Four selected LAB isolates were further identified, by means of the API 50 CHL system (bioMerieux, Lyon, France) and 16S rRNA gene sequencing service. The growth profile for these selected LABs were determined and used to calculate the maximum growth rate (µmax) for each strain. LAB isolates were propagated in 10 mL of MRS broth and incubated at 30 °C for 12 hr at 180 rpm. Subsequently, the cultures were transferred into 90 mL shake flasks containing fresh MRS broth. At every 4-hr interval, 1 mL of culture was aliquoted into 1.5 mL centrifuge tube. Cells were harvested by centrifugation at 8,000-g for 5 min. The pellet was washed three times and re-suspended in sterile saline (0.9% w/v). The optical density (OD) at 600 nm was measured using spectrophotometer (Jasco V-630 Spectro, Japan). All fermentations were conducted in triplicates for 24 hr. Out of the four strains, an isolate designated as BET003 showed the highest specific growth rate.

Sample preparation

Fresh M. charantia were thoroughly washed before being cut into small pieces. The seeds were removed and the fruit juice was obtained using a juice extractor (MJW171P, Panasonic). Then, the juice slurry was filtered through cheesecloths (2 kg fruits ≈ 1 L juice). Heat treatment was not implemented in the absence of bacterial growth following microbial enumeration on nutrient agar using samples from freshly prepared juice, which revealed no microbial growth after 48 hr at 30 °C.

Inoculum and shake flask fermentation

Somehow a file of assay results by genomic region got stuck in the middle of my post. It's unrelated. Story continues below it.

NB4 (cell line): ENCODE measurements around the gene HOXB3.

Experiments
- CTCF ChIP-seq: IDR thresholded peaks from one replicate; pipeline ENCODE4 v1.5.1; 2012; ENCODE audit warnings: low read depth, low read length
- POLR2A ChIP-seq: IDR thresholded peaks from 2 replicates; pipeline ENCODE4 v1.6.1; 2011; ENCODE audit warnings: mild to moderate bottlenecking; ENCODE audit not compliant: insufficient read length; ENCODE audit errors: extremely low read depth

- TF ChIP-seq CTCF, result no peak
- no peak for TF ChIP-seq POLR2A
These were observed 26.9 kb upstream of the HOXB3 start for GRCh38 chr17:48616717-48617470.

The inoculum (Lactobacillus plantarum BET003) was prepared by streaking the culture from glycerol stock onto MRS agar at 30 °C for 48 hr. The starter culture was taken from a second subculture by transferring a single colony into 10 mL of MRS broth, which was subsequently incubated at 30 °C for 12 hr. Biomass was harvested by centrifugation at 8,000-g for 5 min and washed using sterile saline (0.9% w/v). Two hundred mL of M. charantia juice was dispensed into a shake flask. Then, a number of these flasks were inoculated with L. plantarum BET003 biomass suspended in 10 mL juice. This was followed by incubation at 30 °C for 24 hr at agitation rate of 180 rpm.

Microbiological analysis

Viable cell counts (log CFU/mL) in the fermented M. charantia juice were enumerated by standard plate method with Lactobacilli MRS medium. Serial dilution of fermented juice was carried out using sterile saline solution (0.9% w/v). From these dilutions, 0.1 mL aliquots were plated in triplicate. The plates were incubated at 30 °C between 36 and 48 hr.

pH, reducing sugar and viscosity measurements

pH changes were determined by measuring the pH of fermentation medium at regular intervals (pH meter-Eutech Instruments). Reducing sugar content was determined using dinitrosalicylic acid (DNS) method as described by Miller (1959). The viscosity of fermented M. charantia juice was measured using Vibro Viscometer SV–10 (Japan).